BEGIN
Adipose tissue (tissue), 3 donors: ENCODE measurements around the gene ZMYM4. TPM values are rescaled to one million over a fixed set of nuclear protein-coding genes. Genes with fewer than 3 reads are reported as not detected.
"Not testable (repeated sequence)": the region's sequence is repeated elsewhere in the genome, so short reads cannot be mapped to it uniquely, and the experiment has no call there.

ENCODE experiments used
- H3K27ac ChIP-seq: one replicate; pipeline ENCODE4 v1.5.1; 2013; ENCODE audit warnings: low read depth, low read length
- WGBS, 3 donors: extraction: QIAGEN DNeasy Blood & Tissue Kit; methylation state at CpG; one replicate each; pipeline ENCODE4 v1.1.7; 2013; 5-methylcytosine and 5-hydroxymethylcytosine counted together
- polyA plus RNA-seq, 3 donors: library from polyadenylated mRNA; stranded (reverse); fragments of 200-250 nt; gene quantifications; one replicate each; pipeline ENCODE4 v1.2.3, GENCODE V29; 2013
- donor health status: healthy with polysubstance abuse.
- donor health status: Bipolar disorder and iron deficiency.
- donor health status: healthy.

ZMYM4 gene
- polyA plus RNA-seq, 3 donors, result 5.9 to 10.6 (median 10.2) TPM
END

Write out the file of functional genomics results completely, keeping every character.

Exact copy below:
Adipose tissue (tissue), 3 donors: ENCODE measurements around the gene ZMYM4. TPM values are rescaled to one million over a fixed set of nuclear protein-coding genes. Genes with fewer than 3 reads are reported as not detected.
"Not testable (repeated sequence)": the region's sequence is repeated elsewhere in the genome, so short reads cannot be mapped to it uniquely, and the experiment has no call there.

ENCODE experiments used
- H3K27ac ChIP-seq: one replicate; pipeline ENCODE4 v1.5.1; 2013; ENCODE audit warnings: low read depth, low read length
- WGBS, 3 donors: extraction: QIAGEN DNeasy Blood & Tissue Kit; methylation state at CpG; one replicate each; pipeline ENCODE4 v1.1.7; 2013; 5-methylcytosine and 5-hydroxymethylcytosine counted together
- polyA plus RNA-seq, 3 donors: library from polyadenylated mRNA; stranded (reverse); fragments of 200-250 nt; gene quantifications; one replicate each; pipeline ENCODE4 v1.2.3, GENCODE V29; 2013
- donor health status: healthy with polysubstance abuse.
- donor health status: Bipolar disorder and iron deficiency.
- donor health status: healthy.

ZMYM4 gene
- polyA plus RNA-seq, 3 donors, result 5.9 to 10.6 (median 10.2) TPM